skip to main content


Search for: All records

Award ID contains: 2202290

Note: When clicking on a Digital Object Identifier (DOI) number, you will be taken to an external site maintained by the publisher. Some full text articles may not yet be available without a charge during the embargo (administrative interval).
What is a DOI Number?

Some links on this page may take you to non-federal websites. Their policies may differ from this site.

  1. The educational applications of extended reality (XR) modalities, including virtual reality (VR), augmented reality (AR), and mixed reality (MR), have increased significantly over the last ten years. Many educators within the Architecture, Engineering, and Construction (AEC) related degree programs see student benefits that could be derived from bringing these modalities into classrooms, which include but are not limited to: a better understanding of each of the subdisciplines and the coordination necessary between them, visualizing oneself as a professional in AEC, and visualization of difficult concepts to increase engagement, self-efficacy, and learning. These benefits, in turn, help recruitment and retention efforts for these degree programs. However, given the number of technologies available and the fact that they quickly become outdated, there is confusion about the definitions of the different XR modalities and their unique capabilities. This lack of knowledge, combined with limited faculty time and lack of financial resources, can make it overwhelming for educators to choose the right XR modality to accomplish particular educational objectives. There is a lack of guidance in the literature for AEC educators to consider various factors that affect the success of an XR intervention. Grounded in a comprehensive literature review and the educational framework of the Model of Domain Learning, this paper proposes a decision-making framework to help AEC educators select the appropriate technologies, platforms, and devices to use for various educational outcomes (e.g., learning, interest generation, engagement) considering factors such as budget, scalability, space/equipment needs, and the potential benefits and limitations of each XR modality. To this end, a comprehensive review of the literature was performed to decipher various definitions of XR modalities and how they have been previously utilized in AEC Education. The framework was then successfully validated at a summer camp in the School of Building Construction at Georgia Institute of Technology, highlighting the importance of using appropriate XR technologies depending on the educational context.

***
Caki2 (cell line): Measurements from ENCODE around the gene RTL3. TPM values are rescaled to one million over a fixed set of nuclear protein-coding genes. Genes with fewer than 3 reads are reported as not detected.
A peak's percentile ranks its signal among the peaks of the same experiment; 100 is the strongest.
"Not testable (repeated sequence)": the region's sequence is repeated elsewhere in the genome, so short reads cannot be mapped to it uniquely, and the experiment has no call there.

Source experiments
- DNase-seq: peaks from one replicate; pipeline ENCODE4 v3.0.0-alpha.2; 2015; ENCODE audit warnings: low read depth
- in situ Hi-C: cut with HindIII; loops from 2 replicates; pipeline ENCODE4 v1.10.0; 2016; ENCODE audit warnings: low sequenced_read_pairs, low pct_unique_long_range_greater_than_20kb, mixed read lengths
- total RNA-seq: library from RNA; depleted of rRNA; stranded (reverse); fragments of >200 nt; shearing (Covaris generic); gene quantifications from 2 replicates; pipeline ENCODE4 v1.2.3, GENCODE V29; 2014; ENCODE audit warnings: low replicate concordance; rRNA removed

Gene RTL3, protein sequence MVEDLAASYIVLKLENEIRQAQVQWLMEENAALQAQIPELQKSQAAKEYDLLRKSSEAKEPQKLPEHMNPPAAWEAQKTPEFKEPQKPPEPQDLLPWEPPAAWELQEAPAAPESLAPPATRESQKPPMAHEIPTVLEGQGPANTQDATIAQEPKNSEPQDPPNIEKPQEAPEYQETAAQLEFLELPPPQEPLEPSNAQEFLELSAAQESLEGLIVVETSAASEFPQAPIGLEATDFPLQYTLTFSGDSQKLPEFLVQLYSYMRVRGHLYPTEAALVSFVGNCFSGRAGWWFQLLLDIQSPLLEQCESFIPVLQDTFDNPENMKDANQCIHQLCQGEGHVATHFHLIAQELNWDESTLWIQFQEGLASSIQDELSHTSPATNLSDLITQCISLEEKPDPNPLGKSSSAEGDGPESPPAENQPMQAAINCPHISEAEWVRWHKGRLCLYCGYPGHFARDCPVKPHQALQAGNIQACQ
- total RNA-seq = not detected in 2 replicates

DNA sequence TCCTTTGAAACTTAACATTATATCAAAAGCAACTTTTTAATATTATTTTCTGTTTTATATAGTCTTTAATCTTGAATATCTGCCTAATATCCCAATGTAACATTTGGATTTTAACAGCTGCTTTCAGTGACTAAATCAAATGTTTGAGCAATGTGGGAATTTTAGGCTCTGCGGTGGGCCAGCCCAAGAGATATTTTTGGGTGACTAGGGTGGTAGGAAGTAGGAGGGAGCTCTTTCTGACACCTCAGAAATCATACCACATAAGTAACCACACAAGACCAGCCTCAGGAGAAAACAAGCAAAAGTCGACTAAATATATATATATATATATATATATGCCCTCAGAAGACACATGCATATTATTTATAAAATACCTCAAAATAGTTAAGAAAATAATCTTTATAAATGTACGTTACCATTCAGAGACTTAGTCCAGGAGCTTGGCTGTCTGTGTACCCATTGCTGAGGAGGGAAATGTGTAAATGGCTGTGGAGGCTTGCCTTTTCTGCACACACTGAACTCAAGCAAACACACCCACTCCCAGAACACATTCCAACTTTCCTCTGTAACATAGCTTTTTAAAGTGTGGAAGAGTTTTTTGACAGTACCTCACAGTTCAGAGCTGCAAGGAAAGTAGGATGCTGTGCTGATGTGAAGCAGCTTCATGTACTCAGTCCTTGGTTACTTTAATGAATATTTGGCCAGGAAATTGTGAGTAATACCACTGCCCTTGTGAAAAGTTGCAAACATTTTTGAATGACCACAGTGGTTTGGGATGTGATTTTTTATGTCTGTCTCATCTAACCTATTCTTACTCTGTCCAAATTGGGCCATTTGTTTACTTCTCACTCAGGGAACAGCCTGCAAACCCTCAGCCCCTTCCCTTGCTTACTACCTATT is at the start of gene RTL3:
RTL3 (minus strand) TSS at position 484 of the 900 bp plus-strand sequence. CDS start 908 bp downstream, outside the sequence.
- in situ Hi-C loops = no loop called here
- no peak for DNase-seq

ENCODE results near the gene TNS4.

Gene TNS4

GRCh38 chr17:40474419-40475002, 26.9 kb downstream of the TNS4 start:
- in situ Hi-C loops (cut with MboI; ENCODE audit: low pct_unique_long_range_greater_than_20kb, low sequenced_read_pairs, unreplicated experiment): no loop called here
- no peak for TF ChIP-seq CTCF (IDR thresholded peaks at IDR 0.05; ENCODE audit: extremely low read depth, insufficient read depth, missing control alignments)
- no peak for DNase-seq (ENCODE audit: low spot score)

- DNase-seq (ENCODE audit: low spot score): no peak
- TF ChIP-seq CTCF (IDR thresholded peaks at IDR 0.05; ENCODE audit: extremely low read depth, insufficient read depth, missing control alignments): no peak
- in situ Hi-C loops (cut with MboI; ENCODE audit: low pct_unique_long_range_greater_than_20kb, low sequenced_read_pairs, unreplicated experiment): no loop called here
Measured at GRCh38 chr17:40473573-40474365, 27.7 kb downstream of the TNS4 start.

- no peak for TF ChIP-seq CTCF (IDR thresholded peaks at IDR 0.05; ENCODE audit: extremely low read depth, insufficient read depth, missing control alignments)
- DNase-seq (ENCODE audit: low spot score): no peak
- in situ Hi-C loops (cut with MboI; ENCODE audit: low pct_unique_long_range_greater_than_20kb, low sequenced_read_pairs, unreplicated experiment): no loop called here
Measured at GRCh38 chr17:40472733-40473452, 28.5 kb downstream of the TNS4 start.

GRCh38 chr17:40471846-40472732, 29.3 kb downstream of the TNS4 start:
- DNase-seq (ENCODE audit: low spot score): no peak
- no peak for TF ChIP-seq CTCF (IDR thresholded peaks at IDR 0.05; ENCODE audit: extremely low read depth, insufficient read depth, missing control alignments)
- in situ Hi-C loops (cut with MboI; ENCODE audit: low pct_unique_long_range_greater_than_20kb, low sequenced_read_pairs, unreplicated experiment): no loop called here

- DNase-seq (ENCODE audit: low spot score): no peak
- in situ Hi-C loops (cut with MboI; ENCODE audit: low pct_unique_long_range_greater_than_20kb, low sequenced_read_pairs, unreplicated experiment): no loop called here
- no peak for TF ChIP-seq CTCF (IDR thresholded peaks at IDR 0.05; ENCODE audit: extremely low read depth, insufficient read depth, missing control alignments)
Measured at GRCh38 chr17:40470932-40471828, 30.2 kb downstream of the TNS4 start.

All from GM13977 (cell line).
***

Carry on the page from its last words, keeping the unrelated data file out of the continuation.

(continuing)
more » « less
  2. Architectural Engineering (AE) programs typically offer programs of study in at least two subdisciplines that relate to building design and construction. AE students may struggle to select a subdiscipline due to their low exposure and engagement with topics that would inform their decision. Previous research indicates that the immersive nature of virtual and augmented reality (VR/AR) can increase students’ engagement and motivation regarding course content and discipline decisions. The purpose of this study was to investigate the impact of a pilot browser-based virtual reality intervention on first-year AE students’ understanding of the AE subdisciplines and choice for future study, with particular attention to demographic subgroup differences. This pilot was a testbed for a larger set of Virtual/Augmented-Reality-Based Discipline Exploration Rotations (VADERs), which are instructional modules that engage students in authentic AE tasks. In Fall 2020, the pilot VADER-1 module was incorporated into first-year AE courses at one R1 university and one R2 historically black university. This module encouraged students to explore AE subdisciplines through the virtual design of a clinic. Pre-post intervention surveys were used to investigate change in students’ understanding of AE and its subdisciplines. Students reported that their subdiscipline understanding increased significantly. Further, 74% of students reported an increase in their confidence in their choice, and over 30% of students changed their top subdiscipline choice. Some slight differences between demographic subgroups were found. VR/AR interventions hold promise for providing AE students with needed exposure to the practice of the discipline and its subdisciplines. 
    more » « less
  3. This Innovative Practice Full Paper presents findings from the implementation of a virtual reality-based learning module. In the Fall of 2020, a prototype for a novel intervention namely, Virtual/Augmented-Reality-Based Discipline Exploration Rotations (VADERs), was offered as part of the first-year Introduction to Architectural Engineering (AE) classes at two universities. VADERs will ultimately be a collection of modules that are designed to improve student engagement and diversity-awareness by providing interactive virtual explorations of an engineering discipline and its sub-disciplines. VADERs utilize an open source, device-agnostic, and browser-based three-dimensional Virtual Reality (VR) platform, creating unique accessibility, synchronous social affordances, and media asset flexibility. The conjecture explored in this paper is: Having first-year engineering students experience Architectural Engineering and its sub-disciplines through an interactive VADER module, will improve their self-efficacy in regards to their commitment to studying the discipline. A total of 89 students participated in the VADER pilot in Fall 2020. Complete data was collected from 67 of these participants in the form of pre- and post- surveys, and final project deliverables. Results tied to the hypothesis and recommendations for future related work are discussed. 
    more » « less